Before today, the best Hate List ever made by a pontificating writer was written by the late, great Christopher Hitchens, who once declared that "the four most overrated things in life were champagne, lobsters, anal sex, and picnics."
Today, we have a new contender for the title courtesy of Nassim Nicholas Taleb, the Black Swan author, NYU professor, and all-around public intellectual. Taleb's new book, Antifragile, has been accompanied by a rash of interviews that have, as a side benefit, brought certain details about Taleb's personal life to light. We've learned, for example, that Taleb "avoids fruit that does not have an ancient Greek or Hebrew name and drinks no liquid that has not been in existence for at least 1,000 years." And that the fiftysomething author considers himself “an intellectual who has the appearance of a bodyguard."
Now, courtesy of the Chronicle of Higher Education, we have a nearly comprehensive list of the things Taleb cannot stand:
He's not a fan of social scientists, the Chronicle writes, who he thinks are beset by "petty obsessions, envy, and icy-cold hatreds." But his distaste for the soft sciences pales in comparison to the other annoyances on his list:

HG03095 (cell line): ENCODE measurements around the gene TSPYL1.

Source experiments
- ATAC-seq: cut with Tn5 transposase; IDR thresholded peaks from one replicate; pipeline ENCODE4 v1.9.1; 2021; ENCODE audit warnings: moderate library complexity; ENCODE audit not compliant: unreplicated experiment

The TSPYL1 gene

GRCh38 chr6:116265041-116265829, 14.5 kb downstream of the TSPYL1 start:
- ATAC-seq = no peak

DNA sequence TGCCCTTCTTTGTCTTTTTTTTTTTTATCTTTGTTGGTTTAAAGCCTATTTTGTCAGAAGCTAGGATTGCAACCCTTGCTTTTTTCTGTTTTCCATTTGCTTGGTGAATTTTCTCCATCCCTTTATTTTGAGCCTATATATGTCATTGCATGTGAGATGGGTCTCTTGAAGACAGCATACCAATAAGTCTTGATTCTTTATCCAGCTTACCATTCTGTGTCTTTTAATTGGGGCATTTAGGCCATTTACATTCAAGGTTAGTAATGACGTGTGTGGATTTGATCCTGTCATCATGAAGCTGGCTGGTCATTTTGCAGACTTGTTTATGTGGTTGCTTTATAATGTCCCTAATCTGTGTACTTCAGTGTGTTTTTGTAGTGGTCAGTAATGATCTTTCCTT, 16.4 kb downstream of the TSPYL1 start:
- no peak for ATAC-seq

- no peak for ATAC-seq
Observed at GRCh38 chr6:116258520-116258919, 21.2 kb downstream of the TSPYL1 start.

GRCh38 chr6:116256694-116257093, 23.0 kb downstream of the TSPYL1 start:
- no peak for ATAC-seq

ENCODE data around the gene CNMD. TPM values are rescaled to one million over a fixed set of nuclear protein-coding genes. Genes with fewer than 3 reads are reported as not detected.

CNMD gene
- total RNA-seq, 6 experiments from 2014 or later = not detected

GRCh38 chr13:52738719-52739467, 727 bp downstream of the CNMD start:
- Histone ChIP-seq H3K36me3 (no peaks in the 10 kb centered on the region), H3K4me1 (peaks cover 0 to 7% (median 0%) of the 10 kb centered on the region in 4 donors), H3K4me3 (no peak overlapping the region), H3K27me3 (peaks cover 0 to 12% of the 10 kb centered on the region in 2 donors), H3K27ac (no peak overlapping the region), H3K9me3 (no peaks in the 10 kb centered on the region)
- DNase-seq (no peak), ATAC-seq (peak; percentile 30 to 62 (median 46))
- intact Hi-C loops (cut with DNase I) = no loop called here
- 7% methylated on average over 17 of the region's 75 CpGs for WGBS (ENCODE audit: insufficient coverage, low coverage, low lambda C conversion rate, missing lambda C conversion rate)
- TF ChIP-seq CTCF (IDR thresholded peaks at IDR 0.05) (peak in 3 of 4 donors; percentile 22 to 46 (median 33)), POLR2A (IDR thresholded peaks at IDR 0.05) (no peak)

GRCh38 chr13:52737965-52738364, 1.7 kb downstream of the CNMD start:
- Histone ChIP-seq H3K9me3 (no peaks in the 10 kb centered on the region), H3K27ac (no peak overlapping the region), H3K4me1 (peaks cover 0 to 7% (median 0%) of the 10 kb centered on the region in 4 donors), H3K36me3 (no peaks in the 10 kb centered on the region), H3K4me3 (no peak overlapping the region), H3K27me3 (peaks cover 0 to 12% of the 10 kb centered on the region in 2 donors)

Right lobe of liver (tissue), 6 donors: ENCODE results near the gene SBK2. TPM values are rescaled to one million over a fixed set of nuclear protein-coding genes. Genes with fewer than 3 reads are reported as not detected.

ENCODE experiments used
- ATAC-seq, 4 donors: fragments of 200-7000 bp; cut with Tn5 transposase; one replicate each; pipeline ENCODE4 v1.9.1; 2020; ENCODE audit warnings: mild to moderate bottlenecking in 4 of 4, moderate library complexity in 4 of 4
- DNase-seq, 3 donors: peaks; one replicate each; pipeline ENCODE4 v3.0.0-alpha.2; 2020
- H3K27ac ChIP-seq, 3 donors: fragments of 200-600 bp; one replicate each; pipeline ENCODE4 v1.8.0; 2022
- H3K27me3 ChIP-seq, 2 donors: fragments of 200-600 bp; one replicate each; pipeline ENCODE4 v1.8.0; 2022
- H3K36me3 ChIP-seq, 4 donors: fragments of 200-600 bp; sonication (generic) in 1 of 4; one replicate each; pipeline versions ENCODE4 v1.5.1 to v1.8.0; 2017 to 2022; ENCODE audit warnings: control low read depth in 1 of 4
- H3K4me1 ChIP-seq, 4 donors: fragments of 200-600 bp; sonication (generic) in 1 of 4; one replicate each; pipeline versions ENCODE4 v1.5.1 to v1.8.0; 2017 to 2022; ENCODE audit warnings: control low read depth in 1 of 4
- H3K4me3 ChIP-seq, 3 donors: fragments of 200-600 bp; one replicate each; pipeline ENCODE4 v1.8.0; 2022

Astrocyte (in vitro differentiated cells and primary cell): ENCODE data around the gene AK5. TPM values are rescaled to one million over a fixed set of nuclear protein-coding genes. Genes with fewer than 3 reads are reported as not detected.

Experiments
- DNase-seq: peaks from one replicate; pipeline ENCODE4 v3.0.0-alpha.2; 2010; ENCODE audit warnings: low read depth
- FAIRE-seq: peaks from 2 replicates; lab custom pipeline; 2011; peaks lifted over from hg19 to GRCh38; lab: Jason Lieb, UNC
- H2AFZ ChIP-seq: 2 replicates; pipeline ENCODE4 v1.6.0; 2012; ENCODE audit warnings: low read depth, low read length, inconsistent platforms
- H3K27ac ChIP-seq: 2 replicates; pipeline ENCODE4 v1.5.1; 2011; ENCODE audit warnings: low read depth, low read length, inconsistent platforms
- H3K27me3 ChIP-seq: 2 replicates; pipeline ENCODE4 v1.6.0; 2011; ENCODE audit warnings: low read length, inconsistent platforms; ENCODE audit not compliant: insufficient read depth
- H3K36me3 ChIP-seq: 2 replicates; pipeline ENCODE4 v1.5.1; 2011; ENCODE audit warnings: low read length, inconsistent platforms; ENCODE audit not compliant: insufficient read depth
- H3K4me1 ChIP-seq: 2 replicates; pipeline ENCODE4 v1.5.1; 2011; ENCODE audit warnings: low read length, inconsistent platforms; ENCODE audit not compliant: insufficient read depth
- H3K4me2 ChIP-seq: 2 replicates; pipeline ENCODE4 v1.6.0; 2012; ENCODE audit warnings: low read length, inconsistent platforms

He is, for instance, annoyed by editors who "overedit," when what they should really do is hunt for typos; unctuous, fawning travel assistants; "bourgeois bohemian bonus earners"; meetings of any kind; appointments of any kind; doctors; Paul Krugman; Thomas Friedman; nerds; bureaucrats; air conditioning; television; soccer moms; smooth surfaces; Harvard Business School; business schools in general; bankers at the Federal Reserve; bankers in general; economists; sissies; fakes; "bureaucrato-journalistic" talk; Robert Rubin; Google News; marketing; neckties; "the inexorable disloyalty of Mother Nature"; regular shoes.
Taleb is also not a fan of profiles about him. After the Chronicle's writer said he would be writing a profile rather than a Q&A, Taleb stormed off, saying, "Go write fiction then! I haven't given you enough for a profile anyway!"
I'm assuming blog posts about profiles would fall somewhere between smooth surfaces and Google News.